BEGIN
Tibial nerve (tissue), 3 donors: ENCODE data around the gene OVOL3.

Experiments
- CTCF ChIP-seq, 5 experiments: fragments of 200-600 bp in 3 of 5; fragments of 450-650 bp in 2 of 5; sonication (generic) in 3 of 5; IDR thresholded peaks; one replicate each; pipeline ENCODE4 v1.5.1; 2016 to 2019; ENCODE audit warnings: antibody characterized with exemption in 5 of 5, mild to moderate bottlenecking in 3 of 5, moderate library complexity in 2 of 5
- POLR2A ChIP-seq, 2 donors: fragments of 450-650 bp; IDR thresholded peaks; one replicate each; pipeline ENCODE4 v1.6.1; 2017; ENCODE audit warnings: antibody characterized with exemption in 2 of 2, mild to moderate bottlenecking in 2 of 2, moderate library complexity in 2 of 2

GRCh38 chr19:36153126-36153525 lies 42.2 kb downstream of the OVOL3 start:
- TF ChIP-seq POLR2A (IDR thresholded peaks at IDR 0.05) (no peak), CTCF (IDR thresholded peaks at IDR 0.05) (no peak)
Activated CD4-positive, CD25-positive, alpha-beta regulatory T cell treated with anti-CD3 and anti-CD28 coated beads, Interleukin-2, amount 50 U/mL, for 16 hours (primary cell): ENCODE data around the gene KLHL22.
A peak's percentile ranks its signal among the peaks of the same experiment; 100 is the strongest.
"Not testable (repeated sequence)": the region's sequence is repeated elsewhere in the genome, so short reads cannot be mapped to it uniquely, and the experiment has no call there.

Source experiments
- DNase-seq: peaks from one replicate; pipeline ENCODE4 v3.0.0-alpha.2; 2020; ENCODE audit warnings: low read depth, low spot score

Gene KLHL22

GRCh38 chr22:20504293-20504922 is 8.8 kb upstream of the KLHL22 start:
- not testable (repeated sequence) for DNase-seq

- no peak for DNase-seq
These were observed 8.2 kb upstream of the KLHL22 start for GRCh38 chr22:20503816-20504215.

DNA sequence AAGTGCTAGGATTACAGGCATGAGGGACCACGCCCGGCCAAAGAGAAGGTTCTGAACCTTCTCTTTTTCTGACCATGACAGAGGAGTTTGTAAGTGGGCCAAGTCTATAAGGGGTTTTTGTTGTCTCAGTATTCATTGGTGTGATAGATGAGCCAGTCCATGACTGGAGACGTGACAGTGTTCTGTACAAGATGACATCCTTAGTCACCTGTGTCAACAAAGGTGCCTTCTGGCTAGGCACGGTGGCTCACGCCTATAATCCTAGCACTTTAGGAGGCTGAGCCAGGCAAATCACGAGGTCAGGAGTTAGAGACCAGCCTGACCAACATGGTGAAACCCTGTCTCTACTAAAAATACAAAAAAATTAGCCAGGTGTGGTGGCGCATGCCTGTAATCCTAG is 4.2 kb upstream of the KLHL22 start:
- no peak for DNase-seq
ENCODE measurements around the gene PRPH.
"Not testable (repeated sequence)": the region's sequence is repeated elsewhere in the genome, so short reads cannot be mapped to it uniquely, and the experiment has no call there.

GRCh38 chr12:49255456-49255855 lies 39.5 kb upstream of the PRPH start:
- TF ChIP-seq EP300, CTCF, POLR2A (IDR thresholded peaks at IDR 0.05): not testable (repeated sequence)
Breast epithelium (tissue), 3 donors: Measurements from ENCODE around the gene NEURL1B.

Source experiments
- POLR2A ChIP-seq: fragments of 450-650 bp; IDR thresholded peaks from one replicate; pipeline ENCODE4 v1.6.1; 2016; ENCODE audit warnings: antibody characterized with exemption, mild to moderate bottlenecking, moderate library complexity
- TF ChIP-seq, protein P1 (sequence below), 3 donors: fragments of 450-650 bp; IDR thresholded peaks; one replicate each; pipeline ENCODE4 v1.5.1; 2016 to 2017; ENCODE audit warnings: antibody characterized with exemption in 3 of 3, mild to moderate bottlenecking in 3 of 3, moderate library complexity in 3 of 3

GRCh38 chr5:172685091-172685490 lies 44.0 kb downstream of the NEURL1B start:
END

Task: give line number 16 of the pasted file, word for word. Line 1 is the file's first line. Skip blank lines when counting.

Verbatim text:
These were observed 8.2 kb upstream of the KLHL22 start for GRCh38 chr22:20503816-20504215.